Approximately 95% (n = 41) of ML users reported participating in at least one formal training session with a certified trainer. Of these patients, 20 also had one to two follow-up sessions and 5 reported multiple training sessions. Among SP users, 82% (n = 31) participated in at least one formal training session; 15 of these patients had one to two follow-up sessions, and 4 had multiple training sessions.
Survey results showed that 76% of SP users reported wearing their devices “almost daily” compared to 19% of ML users (Table 1). Approximately 65% of ML users wore their device ≤ 1 week per month compared to < 3% of SP users. Among the “almost daily” ML users, the most common reason for frequent use was, “I felt it improved my glucose control.” The most common reason for CGM frequency among SP patients was, “I liked knowing where my blood glucose was at all times.”
The most common reason for infrequent CGM (< 3 weeks per month) use among ML patients was, “The CGM system did not seem accurate enough for me,” followed by cost, pain/irritation at sensor site, and bad sensors/signal loss. Of the 28 ML users who wore their device < 1 week per month, 50% reported problems with accuracy (n = 10) or bad sensors/signal loss (n = 4) as their primary reason for infrequent use.
Reasons for infrequent use among SP patients were evenly distributed among cost, pain/irritation at sensor site, and having two insertion sites. The one SP user who wore the device < 1 week per month reported “too expensive” as the main reason for infrequent use.
Regarding patients' satisfaction with their CGM systems, > 92% of SP patients reported they would purchase the same CGM system again compared to 44% of ML patients. Moreover, more ML than SP users would rather try a new system: 44 vs. 24%.
Studies have shown that use of CGM improves glycemic control in children and adults with insulin-treated diabetes when patients wear their devices frequently and use their glucose data to make therapy-appropriate adjustments.1–6 Our survey results revealed striking differences between ML and SP users in their perceptions of the performance and usability of their CGM devices that may affect the frequency of device use. Although we cannot conclusively link frequency of use with perceptions, some potential relationships are noteworthy. For example, users' perception of accuracy and reliability may significantly influence their frequency of CGM use. Among the 28 ML users who wore their device < 1 week per month, 50% reported problems with accuracy and reliability (bad sensor/signal loss) as their main reason for infrequent use, whereas, “too expensive” was the main reason reported by the one SP user in the same frequency category.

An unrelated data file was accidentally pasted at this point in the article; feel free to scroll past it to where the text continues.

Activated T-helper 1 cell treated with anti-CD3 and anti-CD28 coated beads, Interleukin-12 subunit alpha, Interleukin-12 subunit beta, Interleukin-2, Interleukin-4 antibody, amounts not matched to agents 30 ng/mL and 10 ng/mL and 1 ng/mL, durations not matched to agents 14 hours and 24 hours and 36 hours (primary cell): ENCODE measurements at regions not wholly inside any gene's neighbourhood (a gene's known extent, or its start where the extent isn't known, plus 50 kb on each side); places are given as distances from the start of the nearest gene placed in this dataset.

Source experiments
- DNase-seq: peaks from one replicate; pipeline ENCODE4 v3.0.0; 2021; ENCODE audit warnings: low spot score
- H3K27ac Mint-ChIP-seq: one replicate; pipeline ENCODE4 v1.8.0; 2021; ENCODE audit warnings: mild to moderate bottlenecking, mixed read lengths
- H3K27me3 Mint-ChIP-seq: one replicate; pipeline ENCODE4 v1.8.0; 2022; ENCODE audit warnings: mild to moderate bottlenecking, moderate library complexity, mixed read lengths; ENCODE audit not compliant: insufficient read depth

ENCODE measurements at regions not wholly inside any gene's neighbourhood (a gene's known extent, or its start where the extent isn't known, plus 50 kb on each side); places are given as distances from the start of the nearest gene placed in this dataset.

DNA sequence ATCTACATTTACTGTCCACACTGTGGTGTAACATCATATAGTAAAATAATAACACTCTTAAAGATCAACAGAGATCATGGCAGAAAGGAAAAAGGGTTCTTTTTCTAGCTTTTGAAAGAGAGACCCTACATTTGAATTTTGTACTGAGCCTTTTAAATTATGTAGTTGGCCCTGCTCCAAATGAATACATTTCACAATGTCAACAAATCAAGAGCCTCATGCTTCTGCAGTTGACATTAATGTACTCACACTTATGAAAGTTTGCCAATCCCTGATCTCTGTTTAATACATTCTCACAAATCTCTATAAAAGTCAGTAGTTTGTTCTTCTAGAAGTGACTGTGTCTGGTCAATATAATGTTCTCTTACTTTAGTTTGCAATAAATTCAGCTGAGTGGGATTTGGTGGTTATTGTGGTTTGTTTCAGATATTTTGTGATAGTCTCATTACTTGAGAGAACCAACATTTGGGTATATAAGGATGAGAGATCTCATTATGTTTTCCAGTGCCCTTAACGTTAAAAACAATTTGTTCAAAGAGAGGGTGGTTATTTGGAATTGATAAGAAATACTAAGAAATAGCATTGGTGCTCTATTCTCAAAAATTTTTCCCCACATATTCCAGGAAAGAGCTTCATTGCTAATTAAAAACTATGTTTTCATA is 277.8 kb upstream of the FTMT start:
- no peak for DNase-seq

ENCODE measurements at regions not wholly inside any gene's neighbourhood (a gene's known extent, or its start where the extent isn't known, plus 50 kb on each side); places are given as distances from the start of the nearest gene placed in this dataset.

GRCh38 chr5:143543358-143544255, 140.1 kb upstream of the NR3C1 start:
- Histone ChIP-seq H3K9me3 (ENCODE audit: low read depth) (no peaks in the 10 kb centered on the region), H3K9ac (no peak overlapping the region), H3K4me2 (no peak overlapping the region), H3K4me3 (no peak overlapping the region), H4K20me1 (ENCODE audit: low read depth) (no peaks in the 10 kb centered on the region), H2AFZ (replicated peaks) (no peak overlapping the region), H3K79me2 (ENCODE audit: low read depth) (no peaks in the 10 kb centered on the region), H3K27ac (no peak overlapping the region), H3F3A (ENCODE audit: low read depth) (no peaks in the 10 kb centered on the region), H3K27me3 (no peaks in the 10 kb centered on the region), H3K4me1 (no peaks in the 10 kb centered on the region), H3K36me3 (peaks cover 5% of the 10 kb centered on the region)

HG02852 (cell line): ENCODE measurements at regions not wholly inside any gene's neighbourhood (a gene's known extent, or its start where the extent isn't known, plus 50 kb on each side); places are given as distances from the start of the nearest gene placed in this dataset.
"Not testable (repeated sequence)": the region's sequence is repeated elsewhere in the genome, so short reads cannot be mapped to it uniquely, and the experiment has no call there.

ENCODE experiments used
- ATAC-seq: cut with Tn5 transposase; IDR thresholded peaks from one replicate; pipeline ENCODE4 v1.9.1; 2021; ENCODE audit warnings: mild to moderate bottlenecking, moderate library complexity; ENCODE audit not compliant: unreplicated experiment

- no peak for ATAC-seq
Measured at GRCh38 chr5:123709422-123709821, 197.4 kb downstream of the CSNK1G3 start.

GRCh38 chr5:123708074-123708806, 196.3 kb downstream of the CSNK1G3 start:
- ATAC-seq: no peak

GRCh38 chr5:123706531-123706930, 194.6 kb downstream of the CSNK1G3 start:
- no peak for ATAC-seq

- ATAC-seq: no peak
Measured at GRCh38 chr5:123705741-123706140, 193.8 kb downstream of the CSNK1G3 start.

Although the expense of CGM can potentially affect frequency of use, it does not explain the differences in frequency seen in our study, given that the two CGM systems are comparably priced. As shown in Table 1, only 5% of all SP users reported “too expensive” as a major concern compared to 16% of all ML users. Thus, it is possible that at least some of these CGM users based their response more on value (cost vs. benefit) rather than actual affordability.
Recent meta-analyses14–17 and reviews have often grouped all CGM devices into a single category of technology without differentiating between the various systems. As a result, the performance and usability features unique to each device are seldom reported or considered. Given the emerging evidence that links CGM frequency and long-term persistence of use to patients' trust in the accuracy, reliability, and usability of their CGM devices,13 it is important for patients, clinicians, and payers to carefully evaluate these performance factors when selecting a CGM system for clinical use and/or insurance coverage.
Additional randomized, controlled trials will be needed to assess the accuracy and performance of new devices as the technology evolves. However, there is also a need for head-to-head, “real-life” studies that focus more extensively on patients' perceptions of the new CGM devices in terms of daily performance, usability, and perseverance of use. Results from these studies will enable manufacturers to design CGM systems that more effectively meet patient needs and will provide needed information to help patients, clinicians, and payers make more informed decisions when evaluating the various CGM systems available.
This was an investigator-initiated study and was designed and executed independently by the investigators without industry support. Dexcom, Inc., provided funding to support the writing of the article. The authors thank Christopher G. Parkin, MS, for his editorial assistance.